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With guitars, I am generally still in the honeymoon period the first month or so and do virtually nothing with them other than change the strings using those I normally prefer on other guitars. Then once you settle in with a guitar you start thinking is there anything easy and cheap you can do to bring out the best that instrument has to give. So you start experimenting with strings and gauges, maybe saddles and set ups. I mentioned this in another thread but when I owned the '63 B45-12 it came with its stock rosewood saddle. I was convinced this had to go so snagged a new tusq saddle. Figuring I might be able to do better, I picked up a ceramic saddle that was sitting in the parts box of a local music shop. I liked that one even less. So in the end I went back to the original wood saddle. But then comes the thought maybe I should replace the fixed bridge/tailpiece setup for a pin bridge. So what did I lean? Let's just say history is repeating itself with my 1961 B45-12 which I have now owned for just under a month.. It also has its original rosewood. So while I have not done a thing to it yet, what is the first thing I do - yup, buy a bone saddle replacement. In my defense though, I never did try one of those with my last Gibson 12 string.

Edited by zombywoof

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With guitars, I am generally still in the honeymoon period the first month or so and do virtually nothing with them other than change the strings using those I normally prefer on other guitars. Then once you settle in with a guitar you start thinking is there anything easy and cheap you can do to bring out the best that instrument has to give. So you start experimenting with strings and gauges, maybe saddles and set ups. I mentioned this in another thread but when I owned the '63 B45-12 it came with its stock rosewood saddle. I was convinced this had to go so snagged a new tusq saddle. Figuring I might be able to do better, I picked up a ceramic saddle that was sitting in the parts box of a local music shop. I liked that one even less. So in the end I went back to the original wood saddle. But then comes the thought maybe I should replace the fixed bridge/tailpiece setup for a pin bridge. So what did I lean? Let's just say history is repeating itself with my 1961 B45-12 which I have now owned for just under a month.. It also has its original rosewood. So while I have not done a thing to it yet, what is the first thing I do - yup, buy a bone saddle replacement. In my defense though, I never did try one of those with my last Gibson 12 string.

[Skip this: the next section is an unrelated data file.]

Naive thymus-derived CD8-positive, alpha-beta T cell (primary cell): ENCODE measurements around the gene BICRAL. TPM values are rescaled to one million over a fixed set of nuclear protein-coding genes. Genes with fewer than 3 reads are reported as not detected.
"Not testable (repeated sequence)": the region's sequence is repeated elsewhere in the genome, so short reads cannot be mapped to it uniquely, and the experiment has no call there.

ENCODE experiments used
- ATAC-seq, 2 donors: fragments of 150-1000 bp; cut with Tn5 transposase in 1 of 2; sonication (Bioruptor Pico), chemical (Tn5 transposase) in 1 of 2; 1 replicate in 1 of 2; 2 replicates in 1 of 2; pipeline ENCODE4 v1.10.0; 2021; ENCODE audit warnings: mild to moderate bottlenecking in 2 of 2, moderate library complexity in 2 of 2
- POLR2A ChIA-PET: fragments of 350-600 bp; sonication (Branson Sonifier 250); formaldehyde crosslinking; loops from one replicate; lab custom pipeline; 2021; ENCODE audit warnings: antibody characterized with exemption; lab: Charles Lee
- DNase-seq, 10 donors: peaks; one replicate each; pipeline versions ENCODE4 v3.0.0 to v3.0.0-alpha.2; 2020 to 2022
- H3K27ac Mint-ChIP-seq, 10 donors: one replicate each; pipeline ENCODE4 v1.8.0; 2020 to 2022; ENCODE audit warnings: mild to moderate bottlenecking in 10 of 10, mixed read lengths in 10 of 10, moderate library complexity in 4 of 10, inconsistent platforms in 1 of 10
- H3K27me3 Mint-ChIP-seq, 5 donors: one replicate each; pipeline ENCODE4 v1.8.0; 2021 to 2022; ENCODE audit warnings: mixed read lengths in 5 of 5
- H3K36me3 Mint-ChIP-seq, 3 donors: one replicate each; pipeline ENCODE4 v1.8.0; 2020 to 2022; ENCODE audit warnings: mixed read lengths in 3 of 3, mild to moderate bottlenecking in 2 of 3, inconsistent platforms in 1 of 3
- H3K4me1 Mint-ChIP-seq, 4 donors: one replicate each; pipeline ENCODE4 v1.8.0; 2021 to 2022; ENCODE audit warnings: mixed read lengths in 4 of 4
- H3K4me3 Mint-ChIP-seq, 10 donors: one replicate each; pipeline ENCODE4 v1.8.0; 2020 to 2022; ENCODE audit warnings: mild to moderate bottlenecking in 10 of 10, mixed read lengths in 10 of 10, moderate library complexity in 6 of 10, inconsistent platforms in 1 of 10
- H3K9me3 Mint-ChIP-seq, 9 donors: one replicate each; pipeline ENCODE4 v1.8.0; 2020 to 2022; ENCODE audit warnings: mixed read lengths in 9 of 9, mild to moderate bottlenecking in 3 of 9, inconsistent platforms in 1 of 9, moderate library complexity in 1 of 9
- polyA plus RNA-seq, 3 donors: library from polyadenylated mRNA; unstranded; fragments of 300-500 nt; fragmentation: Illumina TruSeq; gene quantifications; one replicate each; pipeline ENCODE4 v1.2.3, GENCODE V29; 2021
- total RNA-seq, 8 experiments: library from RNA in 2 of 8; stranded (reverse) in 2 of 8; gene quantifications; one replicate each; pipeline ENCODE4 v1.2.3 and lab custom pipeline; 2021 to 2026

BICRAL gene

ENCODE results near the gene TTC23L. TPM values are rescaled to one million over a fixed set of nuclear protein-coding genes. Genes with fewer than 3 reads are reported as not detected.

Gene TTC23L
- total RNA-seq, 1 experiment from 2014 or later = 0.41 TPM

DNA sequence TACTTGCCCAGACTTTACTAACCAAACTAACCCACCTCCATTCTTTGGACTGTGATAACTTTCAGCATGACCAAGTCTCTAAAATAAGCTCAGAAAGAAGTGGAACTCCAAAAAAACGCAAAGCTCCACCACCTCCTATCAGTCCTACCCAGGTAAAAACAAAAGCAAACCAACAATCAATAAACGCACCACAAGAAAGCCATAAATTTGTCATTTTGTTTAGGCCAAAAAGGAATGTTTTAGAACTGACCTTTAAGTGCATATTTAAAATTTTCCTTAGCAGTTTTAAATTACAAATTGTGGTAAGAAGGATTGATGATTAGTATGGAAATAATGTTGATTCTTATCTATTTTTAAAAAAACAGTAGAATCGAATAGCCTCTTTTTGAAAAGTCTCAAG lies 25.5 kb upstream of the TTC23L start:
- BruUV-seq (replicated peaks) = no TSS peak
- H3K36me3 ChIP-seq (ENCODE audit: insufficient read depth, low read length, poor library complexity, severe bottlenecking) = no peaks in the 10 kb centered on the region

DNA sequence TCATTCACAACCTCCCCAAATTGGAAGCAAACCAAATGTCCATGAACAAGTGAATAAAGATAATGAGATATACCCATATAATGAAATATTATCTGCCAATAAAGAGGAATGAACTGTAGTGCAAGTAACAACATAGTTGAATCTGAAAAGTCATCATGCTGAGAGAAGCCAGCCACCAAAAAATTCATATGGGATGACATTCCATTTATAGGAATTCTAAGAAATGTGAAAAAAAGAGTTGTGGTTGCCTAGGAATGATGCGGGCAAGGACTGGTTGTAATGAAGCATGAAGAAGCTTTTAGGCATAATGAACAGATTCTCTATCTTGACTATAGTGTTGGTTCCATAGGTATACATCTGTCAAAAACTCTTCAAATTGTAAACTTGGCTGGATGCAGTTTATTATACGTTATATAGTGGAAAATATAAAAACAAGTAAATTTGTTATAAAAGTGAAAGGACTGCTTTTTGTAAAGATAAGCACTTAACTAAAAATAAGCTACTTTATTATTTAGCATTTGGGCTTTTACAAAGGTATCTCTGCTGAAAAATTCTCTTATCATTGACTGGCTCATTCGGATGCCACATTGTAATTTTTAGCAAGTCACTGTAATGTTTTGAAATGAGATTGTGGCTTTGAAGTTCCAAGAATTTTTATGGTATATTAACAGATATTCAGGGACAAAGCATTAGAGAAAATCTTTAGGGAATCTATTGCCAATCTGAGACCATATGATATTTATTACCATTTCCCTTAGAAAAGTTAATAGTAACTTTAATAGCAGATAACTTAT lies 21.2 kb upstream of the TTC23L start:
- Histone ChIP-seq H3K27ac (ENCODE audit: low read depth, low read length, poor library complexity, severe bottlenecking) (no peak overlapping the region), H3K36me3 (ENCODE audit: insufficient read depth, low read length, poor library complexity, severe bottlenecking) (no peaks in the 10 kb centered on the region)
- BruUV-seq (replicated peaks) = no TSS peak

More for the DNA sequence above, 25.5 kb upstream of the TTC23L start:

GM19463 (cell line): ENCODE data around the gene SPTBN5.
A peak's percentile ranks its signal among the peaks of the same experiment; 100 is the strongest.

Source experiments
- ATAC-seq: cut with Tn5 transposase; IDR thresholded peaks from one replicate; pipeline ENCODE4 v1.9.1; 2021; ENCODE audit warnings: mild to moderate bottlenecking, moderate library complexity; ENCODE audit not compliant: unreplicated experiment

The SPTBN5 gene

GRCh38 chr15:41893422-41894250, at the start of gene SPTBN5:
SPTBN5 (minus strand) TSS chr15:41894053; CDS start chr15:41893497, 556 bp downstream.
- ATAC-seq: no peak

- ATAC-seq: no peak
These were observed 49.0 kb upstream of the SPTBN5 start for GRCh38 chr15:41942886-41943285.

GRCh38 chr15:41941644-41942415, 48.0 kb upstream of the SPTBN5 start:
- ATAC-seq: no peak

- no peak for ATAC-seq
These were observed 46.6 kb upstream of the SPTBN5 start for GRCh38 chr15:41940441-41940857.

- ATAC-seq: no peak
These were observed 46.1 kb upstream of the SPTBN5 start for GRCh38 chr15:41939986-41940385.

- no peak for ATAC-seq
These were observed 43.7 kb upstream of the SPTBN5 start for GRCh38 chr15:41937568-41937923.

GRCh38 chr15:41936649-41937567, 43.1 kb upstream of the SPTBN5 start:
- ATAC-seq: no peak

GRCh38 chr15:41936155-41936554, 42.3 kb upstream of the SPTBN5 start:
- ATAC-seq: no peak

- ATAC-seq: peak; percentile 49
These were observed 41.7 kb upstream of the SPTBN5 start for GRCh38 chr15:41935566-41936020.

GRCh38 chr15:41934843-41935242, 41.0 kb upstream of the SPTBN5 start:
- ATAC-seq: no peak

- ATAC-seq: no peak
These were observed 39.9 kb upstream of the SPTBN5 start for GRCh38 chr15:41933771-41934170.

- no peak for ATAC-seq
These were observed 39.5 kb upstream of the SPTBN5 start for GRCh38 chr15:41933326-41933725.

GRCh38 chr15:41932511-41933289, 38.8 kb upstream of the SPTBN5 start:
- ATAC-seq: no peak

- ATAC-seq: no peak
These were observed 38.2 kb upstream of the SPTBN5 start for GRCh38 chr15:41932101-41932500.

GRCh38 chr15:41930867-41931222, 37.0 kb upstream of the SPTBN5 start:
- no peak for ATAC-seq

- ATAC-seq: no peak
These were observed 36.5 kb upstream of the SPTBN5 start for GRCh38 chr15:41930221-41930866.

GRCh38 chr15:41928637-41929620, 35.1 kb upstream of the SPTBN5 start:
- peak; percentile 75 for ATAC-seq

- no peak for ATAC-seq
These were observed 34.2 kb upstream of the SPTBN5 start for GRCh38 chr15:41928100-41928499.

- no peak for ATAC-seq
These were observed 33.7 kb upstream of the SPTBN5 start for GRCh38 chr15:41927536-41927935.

The only thing I’ve done so far is to put on some John Pearse PB lights. I could easily see this being my only guitar if I could only keep one.

 

It warms my soul.

Edited by jjrpilot

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The only thing I’ve done so far is to put on some John Pearse PB lights. I could easily see this being my only guitar if I could only keep one.

 

It warms my soul.

 

I cannot tell you how many times I have muttered that to myself. Part of it though is not the guitar but the player. No doubt you can latch onto a guitar that you feel is perfect in that space and time. But we as players do sometimes change which can lead you to start looking for a guitar that while having a characteristic Gibson voice may have something just a tad different going for it. It could be a guitar that spits out notes that do not quite decay as fast as is typical with a Gibson or maybe one that is voiced just a bit brighter or with just a little extra oomph to the low end.

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Congrats, I love my Gibsons and that does include a standard 45.

 

 

Murph , that rosewood you have sounds great...I have never seen one of those anywhere would love to try one out.